Tag Archives: Samba

Update Samba Servers Immediately to Patch Password Reset and DoS Vulnerabilities

Samba maintainers have just released new versions of their networking software to patch two critical vulnerabilities that could allow unprivileged remote attackers to launch DoS attacks against servers and change any other users’ passwords, including admin’s.

Samba is open-source software (re-implementation of SMB networking protocol) that runs on the majority of operating systems available

7-Year-Old Samba Flaw Lets Hackers Access Thousands of Linux PCs Remotely


A 7-year-old critical remote code execution vulnerability has been discovered in Samba networking software that could allow a remote attacker to take control of an affected Linux and Unix machines.

Samba is an open-source software (re-implementation of SMB networking protocol) that runs on the majority of operating systems available today, including Windows, Linux, UNIX, IBM System 390, and OpenVMS.

Samba allows non-Windows operating systems, like GNU/Linux or Mac OS X, to share network shared folders, files, and printers with Windows operating system.

The newly discovered remote code execution vulnerability (CVE-2017-7494) affects all versions newer than Samba 3.5.0 that was released on March 1, 2010.

“All versions of Samba from 3.5.0 onwards are vulnerable to a remote code execution vulnerability, allowing a malicious client to upload a shared library to a writable share, and then cause the server to load and execute it,” Samba wrote in an advisory published Wednesday.

Linux version of EternalBlue Exploit?


According to the Shodan computer search engine, more than 485,000 Samba-enabled computers exposed port 445 on the Internet, and according to researchers at Rapid7, more than 104,000 internet-exposed endpoints appeared to be running vulnerable versions of Samba, out of which 92,000 are running unsupported versions of Samba.

Since Samba is the SMB protocol implemented on Linux and UNIX systems, so some experts are saying it is “Linux version of EternalBlue,” used by the WannaCry ransomware.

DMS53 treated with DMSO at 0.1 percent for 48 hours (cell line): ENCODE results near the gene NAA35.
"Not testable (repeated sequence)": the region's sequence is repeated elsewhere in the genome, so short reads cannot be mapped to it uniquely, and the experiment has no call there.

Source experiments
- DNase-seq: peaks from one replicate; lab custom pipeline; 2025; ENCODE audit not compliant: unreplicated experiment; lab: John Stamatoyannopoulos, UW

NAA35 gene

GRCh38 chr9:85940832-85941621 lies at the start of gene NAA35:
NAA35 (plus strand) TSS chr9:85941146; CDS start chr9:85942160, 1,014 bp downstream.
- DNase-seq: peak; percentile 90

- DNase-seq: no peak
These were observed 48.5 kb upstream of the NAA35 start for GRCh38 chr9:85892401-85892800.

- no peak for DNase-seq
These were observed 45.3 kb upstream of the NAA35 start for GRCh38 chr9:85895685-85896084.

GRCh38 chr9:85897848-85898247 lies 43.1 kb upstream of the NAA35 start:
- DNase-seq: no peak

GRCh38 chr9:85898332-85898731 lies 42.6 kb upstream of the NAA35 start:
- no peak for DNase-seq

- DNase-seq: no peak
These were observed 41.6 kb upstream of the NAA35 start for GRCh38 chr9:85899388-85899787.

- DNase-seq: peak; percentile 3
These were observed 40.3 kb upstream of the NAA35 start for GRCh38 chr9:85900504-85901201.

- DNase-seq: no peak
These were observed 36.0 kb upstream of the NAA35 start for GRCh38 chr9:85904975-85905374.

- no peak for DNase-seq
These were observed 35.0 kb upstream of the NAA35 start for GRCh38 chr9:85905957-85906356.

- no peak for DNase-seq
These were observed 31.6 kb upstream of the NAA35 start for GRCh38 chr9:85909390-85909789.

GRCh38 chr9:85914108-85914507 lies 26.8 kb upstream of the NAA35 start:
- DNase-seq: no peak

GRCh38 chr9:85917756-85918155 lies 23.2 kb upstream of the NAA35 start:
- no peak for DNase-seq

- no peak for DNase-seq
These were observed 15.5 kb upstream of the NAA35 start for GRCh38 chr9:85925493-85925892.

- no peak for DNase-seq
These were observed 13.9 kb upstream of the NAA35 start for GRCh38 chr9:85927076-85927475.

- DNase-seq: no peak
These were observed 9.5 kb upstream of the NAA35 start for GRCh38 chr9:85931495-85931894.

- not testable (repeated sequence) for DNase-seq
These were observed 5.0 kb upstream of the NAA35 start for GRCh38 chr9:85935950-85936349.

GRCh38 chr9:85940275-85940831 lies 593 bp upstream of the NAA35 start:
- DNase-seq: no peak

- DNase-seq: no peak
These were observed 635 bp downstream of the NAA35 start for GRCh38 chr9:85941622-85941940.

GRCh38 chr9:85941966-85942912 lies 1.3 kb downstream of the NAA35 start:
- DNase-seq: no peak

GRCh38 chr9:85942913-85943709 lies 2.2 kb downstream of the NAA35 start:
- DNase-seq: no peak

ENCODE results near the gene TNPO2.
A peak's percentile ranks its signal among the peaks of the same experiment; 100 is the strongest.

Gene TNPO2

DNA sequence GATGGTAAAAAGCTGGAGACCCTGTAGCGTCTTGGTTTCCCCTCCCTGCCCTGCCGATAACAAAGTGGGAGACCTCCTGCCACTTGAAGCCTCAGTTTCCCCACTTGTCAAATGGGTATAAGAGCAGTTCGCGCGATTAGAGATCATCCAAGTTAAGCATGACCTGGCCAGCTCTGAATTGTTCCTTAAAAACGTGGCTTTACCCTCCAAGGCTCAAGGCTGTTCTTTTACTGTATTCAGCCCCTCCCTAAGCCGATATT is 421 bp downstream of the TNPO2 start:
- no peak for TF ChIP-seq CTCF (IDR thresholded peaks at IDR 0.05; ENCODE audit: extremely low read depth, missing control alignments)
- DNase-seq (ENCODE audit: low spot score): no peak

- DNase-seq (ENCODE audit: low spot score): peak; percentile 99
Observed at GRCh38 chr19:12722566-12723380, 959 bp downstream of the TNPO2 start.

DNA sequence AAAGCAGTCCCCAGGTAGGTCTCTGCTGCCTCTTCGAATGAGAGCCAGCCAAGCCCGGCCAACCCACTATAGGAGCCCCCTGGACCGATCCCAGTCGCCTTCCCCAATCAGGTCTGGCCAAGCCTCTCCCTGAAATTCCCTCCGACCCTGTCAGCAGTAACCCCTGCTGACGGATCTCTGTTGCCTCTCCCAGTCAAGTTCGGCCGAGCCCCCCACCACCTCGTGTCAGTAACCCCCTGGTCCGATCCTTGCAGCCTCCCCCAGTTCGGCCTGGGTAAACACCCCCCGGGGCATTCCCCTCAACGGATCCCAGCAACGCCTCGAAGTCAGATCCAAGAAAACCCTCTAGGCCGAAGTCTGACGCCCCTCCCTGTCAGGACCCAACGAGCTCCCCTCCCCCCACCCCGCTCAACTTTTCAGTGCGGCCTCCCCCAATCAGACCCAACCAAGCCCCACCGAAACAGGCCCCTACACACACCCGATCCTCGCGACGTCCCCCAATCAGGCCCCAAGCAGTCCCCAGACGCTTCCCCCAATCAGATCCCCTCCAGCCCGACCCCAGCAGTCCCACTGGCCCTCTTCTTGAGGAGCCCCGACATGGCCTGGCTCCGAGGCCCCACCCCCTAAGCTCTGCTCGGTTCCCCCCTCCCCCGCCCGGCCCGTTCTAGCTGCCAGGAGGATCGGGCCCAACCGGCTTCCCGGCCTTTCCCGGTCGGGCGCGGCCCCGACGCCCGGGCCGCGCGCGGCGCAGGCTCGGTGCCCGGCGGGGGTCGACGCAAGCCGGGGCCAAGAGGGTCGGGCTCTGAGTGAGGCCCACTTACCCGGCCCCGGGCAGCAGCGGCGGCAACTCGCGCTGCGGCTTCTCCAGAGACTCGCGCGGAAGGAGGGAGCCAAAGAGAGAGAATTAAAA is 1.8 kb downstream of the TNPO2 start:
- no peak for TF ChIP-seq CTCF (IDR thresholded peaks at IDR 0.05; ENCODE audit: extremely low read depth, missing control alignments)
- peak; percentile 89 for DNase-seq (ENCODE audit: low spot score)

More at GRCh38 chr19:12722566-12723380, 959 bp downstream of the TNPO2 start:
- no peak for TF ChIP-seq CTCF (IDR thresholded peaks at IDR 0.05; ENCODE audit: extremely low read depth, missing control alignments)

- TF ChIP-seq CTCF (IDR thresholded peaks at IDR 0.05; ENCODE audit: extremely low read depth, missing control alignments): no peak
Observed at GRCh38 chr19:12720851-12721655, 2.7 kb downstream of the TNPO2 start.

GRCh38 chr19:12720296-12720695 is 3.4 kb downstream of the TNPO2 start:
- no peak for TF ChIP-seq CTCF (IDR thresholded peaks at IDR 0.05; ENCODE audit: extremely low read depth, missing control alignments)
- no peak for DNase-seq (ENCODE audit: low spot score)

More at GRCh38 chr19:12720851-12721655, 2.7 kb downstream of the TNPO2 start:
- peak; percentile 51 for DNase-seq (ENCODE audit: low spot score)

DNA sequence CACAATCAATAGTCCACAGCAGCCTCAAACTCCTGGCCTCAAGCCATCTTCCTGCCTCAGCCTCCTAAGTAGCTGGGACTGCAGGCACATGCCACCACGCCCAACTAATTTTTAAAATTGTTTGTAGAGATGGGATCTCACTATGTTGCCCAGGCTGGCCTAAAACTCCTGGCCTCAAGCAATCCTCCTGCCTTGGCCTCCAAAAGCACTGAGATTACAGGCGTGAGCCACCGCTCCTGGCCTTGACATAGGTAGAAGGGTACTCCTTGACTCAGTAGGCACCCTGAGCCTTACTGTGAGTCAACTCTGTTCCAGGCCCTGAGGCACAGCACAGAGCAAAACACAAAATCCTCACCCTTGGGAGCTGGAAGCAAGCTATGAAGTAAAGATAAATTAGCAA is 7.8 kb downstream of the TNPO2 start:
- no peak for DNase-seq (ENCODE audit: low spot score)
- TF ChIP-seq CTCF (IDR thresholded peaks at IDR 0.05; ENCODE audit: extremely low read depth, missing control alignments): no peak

…or should I say SambaCry?

Keeping in mind the number of vulnerable systems and ease of exploiting this vulnerability, the Samba flaw could be exploited at large scale with wormable capabilities.

Home networks with network-attached storage (NAS) devices could also be vulnerable to this flaw.

Exploit Code Released! (Bonus: Metasploit Module)


The flaw actually resided in the way Samba handled shared libraries. A remote attacker could use this Samba arbitrary module loading vulnerability to upload a shared library to a writable share and then cause the server to load and execute malicious code.

The vulnerability is hell easy to exploit. Just one line of code is required to execute malicious code on the affected system.


However, the Samba exploit has already been ported to Metasploit, a penetration testing framework, enabling researchers as well as hackers to exploit this flaw easily.

Patch and Mitigations

The maintainers of Samba has already patched the issue in their new versions Samba versions 4.6.4/4.5.10/4.4.14, and are urging those using a vulnerable version of Samba to install the patch as soon as possible.

But if you can not upgrade to the latest versions of Samba immediately, you can work around the vulnerability by adding the following line to your Samba configuration file smb.conf:

nt pipe support = no

Once added, restart the network’s SMB daemon (smbd) and you are done. This change will prevent clients from fully accessing some network machines, as well as disable some expected functions for connected Windows systems.

While Linux distribution vendors, including Red Hat and Ubuntu, have already released patched versions for its users, the larger risk is that from NAS device consumers that might not be updated as quickly.

Craig Williams of Cisco said that given the fact that most NAS devices run Samba and have very valuable data, the vulnerability “has potential to be the first large-scale Linux ransomware worm.”

Update: Samba maintainers have also provided patches for older and unsupported versions of Samba.

Meanwhile, Netgear released a security advisory for CVE-2017-7494, saying a large number of its routers and NAS product models are affected by the flaw because they use Samba version 3.5.0 or later.